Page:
In the space of 90 minutes on Tuesday, the Taliban perpetrated a double terrorist attack. In Charikar, the capital of Parwan province, they struck one of President Ghani’s campaign rallies in Kabul, and then, shortly afterwards, the Massoud Circle in the city center, close to many government buildings. At least 22 died in Kabul, with another 24 in Parwan and many dozens of wounded.
There was a single strategy behind these two attacks, aiming to send a message to two different recipients. In Charikar, the suicide bomber struck one of the control checkpoints at the entrance of a police training center. Inside were 5,000 people taking part in the campaign rally of President Ashraf Ghani, in one of his rare public appearances, particularly outside Kabul, in the campaign for the presidential elections on Sept. 28.
Until a few days ago, Ghani—who is seeking a second term—had avoided going on the move, instead holding video conferences with voters. Tuesday, he decided to present his agenda in person in Charikar, accompanied by Amrullah Saleh, a former intelligence chief and now his running mate on the presidential ticket.
The bomber failed to prevent the rally, but the message was directed at Ghani himself: in the view of the Taliban, the government in Kabul continues to be illegitimate, and will be seen as even more so in the future if Ghani were to continue to rule it—who is, among other things, at loggerheads with Islamabad, a traditional sponsors of Koranic students.
According to the Taliban, even the elections themselves are illegal and “farcical” in a country still under occupation. They said this several weeks ago, threatening a violent boycott and hinting that the Afghans must not participate.
Until Sept. 7, nobody would have bet that the presidential elections were actually going to take place. The signing of an agreement between the US and Taliban was being taken for granted, which would have probably cancelled the elections. The certainty that they were going to happen came only after Trump blew up the negotiations.
The second message is meant for Trump himself. The Massoud Circles is around a thousand feet away from the enormous US embassy, which has been growing for months. And the province of Parwan, together with Kabul, is one of the two provinces where the ceasefire with the Americans was supposed to go into effect, according to leaks of the text of the prospective deal.
Thus, while they are trying to strengthen relations with regional powers, and without completely foreclosing the path to a possible resumption of the peace talks, the Taliban are sending Trump a message with these twin bombings: namely, that if Washington walks away from the negotiating table, they are ready to fight “for another hundred years,” as a member of their delegation to Doha, Qatar put it.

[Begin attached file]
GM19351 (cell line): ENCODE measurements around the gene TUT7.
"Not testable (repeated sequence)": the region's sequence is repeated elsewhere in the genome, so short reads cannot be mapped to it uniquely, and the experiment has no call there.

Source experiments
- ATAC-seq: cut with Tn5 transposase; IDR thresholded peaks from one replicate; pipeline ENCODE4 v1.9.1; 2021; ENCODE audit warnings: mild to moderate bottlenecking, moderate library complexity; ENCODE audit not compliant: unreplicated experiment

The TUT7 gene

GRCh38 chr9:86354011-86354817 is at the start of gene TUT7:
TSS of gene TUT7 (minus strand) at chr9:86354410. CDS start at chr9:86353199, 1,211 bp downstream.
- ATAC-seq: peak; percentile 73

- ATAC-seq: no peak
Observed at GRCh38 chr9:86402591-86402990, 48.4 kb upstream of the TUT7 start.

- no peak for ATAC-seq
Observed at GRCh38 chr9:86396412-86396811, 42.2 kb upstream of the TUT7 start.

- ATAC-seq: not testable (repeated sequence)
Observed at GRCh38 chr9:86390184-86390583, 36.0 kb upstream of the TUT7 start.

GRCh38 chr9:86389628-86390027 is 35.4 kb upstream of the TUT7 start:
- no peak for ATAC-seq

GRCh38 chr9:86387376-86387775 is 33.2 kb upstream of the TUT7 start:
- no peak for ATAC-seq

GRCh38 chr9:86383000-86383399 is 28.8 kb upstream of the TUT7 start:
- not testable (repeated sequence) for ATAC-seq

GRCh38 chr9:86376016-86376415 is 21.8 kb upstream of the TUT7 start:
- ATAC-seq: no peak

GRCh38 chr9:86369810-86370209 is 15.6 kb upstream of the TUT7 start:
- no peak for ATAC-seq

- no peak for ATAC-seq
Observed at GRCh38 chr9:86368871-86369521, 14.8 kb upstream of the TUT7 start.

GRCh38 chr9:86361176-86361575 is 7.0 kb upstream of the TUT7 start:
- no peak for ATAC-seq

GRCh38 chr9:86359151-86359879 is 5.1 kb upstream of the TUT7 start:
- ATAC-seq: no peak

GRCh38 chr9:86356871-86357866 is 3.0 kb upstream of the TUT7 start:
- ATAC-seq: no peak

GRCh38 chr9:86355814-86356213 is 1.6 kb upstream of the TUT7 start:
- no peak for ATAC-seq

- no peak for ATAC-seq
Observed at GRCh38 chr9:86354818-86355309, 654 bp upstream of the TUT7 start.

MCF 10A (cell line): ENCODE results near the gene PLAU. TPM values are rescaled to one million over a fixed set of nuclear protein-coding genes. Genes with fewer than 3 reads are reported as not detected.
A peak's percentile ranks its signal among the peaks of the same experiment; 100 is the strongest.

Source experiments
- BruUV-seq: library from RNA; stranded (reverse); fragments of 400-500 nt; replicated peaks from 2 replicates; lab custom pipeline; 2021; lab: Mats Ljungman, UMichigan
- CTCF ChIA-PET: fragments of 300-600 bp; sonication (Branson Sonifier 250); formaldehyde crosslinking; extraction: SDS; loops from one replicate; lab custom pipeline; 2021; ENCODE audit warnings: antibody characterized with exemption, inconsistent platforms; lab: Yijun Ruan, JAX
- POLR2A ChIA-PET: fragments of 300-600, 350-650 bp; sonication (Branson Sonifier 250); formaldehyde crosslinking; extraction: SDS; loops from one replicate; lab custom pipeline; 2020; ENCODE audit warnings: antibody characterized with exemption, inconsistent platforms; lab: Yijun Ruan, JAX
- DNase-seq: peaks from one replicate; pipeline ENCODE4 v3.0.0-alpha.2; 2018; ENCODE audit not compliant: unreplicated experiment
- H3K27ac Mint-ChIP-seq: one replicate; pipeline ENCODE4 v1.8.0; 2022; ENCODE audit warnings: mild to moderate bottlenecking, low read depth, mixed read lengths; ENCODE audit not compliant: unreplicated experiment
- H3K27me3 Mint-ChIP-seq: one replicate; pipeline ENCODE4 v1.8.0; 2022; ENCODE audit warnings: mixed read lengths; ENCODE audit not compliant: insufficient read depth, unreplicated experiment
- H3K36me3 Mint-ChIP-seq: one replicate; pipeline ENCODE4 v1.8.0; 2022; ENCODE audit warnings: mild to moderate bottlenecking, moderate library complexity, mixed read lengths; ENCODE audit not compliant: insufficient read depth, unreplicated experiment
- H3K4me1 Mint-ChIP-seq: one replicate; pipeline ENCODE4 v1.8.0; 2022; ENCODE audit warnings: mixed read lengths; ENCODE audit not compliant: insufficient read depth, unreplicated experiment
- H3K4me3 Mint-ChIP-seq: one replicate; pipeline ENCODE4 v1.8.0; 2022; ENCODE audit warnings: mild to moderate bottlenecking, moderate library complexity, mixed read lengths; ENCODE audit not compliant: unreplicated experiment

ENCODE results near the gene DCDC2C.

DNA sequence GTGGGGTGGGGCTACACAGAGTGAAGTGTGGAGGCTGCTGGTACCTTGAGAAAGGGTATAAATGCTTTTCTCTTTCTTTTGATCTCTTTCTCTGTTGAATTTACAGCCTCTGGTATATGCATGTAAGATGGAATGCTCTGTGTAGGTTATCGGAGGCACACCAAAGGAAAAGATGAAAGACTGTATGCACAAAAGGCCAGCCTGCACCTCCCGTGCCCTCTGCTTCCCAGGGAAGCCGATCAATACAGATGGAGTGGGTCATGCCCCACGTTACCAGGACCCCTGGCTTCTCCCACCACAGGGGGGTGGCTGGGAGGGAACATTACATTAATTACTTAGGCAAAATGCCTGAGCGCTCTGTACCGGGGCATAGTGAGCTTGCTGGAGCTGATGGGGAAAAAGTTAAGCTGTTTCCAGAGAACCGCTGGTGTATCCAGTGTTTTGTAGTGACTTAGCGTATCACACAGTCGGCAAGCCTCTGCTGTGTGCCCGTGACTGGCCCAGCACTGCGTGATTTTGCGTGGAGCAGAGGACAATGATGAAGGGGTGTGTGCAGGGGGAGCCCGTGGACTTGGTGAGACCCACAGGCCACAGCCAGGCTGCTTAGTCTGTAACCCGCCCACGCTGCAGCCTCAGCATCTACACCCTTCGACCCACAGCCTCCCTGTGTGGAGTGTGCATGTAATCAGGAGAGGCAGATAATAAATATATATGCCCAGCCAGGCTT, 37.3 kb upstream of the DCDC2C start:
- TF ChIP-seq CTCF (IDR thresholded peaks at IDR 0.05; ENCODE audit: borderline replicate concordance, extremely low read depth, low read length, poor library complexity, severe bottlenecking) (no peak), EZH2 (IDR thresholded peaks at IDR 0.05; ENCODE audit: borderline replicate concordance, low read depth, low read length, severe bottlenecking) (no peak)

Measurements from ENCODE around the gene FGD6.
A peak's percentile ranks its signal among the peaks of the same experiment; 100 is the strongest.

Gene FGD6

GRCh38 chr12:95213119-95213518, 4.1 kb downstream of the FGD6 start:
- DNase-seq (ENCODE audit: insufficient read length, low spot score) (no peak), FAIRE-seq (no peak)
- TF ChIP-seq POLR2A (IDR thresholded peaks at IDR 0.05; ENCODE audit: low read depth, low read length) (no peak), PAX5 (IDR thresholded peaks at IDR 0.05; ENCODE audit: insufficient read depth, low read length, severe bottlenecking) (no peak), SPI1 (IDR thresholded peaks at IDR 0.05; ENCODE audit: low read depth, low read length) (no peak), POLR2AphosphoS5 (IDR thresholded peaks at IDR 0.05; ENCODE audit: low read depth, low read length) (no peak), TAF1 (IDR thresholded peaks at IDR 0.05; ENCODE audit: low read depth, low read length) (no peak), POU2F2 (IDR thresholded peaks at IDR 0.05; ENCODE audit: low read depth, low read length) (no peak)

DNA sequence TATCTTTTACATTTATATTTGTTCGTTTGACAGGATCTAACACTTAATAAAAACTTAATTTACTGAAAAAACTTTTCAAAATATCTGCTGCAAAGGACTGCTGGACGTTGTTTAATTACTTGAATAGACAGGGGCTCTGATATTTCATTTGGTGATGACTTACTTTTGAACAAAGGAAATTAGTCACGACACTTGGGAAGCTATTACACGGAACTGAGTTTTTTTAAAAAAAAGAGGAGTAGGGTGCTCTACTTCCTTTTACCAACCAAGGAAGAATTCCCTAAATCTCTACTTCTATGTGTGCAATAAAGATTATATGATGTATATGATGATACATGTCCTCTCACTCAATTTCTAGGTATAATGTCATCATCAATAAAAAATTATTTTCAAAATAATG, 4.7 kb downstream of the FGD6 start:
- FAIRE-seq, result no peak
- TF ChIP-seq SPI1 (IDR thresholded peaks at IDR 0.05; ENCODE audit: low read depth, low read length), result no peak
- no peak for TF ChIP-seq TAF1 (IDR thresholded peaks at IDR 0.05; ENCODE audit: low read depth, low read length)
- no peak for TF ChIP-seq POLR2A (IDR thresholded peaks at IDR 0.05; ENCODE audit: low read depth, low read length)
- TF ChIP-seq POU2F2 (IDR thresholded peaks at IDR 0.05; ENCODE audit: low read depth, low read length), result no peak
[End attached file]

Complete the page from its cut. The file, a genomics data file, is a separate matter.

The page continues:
The Taliban are also willing to suffer the consequences, which also fall on government soldiers, but especially on civilians. According to an investigation by the BBC, August was the worst month yet in the conflict, with an average of 74 deaths per day.
The investigation revealed a number of facts: that among the 2,307 people confirmed dead by the British during in that month alone (with around 2,000 injured), the greatest part was made up of military personnel and militia members, while one-fifth were civilians, with a significant percentage of women and children.
However, among the dead combatants, the most casualties were incurred by none other than the Taliban: as the BBC writes, the guerrillas are the most powerful they’ve been since 2001, “their fighters account for nearly half of all deaths confirmed by the BBC for August—a huge number, which comes as a surprise.”
Several factors might play a role here, including the fact that the Taliban “the Taliban have been on the offensive during peace talks, and US-led forces have increased air strikes and night raids in response, killing many Taliban as well as civilians.” Both the Taliban and the Afghan government have disputed the figures.
The investigation by the BBC only confirms the trend of increasing violence, which recorded very high casualty numbers as early as July, making it the worst month of the year up to that point. However, while August turned out to be even deadlier, with the elections around the corner one can only expect the very worst. Given that the Taliban, the government and their allies were still fighting hard while the negotiations were ongoing, now that the negotiations have broken down, the situation can only worsen on the military level.
At the same time, however, one may wonder whether the failure of the negotiations could have played a role in pushing the judges of the International Criminal Court at The Hague to revise their ruling which rejected the public prosecutor’s request to open an investigation into serious crimes related to the Afghan conflict.
The Court announced Tuesday that they would accept the appeal after all. The proposed investigation was previously rejected because it was judged unlikely to achieve significant results, due to involving a country (the US) which does not recognize the authority of the ICC. Kabul, however, has recognized the authority of the Court.
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